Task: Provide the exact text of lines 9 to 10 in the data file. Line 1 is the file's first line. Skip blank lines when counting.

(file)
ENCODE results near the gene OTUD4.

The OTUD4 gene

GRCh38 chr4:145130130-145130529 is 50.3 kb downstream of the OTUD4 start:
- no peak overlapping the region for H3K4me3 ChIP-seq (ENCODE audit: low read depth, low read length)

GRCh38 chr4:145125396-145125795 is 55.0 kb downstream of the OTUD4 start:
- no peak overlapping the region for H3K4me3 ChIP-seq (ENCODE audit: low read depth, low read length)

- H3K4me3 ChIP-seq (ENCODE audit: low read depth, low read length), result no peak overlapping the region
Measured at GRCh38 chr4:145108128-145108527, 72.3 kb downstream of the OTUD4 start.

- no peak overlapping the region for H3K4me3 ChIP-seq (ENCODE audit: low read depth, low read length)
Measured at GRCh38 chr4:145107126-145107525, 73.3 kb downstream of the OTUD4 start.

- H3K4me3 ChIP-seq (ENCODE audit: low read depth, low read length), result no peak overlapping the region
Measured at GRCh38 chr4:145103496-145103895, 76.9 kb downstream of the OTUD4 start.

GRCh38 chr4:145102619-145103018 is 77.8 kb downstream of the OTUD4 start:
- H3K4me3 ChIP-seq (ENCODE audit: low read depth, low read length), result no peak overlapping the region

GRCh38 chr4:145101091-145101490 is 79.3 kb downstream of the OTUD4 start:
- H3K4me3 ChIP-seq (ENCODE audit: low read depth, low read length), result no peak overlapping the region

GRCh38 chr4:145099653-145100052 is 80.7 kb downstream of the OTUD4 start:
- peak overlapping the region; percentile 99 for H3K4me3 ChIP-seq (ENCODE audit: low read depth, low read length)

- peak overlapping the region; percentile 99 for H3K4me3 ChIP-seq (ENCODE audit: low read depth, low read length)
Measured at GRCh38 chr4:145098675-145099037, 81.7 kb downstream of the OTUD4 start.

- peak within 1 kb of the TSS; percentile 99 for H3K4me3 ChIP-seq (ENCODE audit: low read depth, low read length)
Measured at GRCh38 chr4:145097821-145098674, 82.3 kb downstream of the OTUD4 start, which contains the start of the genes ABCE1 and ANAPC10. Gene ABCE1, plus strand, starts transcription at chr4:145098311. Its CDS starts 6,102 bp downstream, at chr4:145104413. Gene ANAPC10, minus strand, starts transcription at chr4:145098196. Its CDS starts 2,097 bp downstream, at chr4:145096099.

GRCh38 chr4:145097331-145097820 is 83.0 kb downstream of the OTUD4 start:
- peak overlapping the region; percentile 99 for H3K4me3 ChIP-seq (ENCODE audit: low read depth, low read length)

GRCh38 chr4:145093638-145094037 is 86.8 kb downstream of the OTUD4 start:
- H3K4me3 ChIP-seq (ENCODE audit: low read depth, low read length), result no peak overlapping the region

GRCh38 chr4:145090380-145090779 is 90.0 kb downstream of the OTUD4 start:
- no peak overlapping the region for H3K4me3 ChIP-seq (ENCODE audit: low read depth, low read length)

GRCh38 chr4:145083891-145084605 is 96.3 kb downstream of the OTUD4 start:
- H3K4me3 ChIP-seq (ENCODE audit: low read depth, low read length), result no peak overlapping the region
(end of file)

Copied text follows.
- no peak overlapping the region for H3K4me3 ChIP-seq (ENCODE audit: low read depth, low read length)
Measured at GRCh38 chr4:145107126-145107525, 73.3 kb downstream of the OTUD4 start.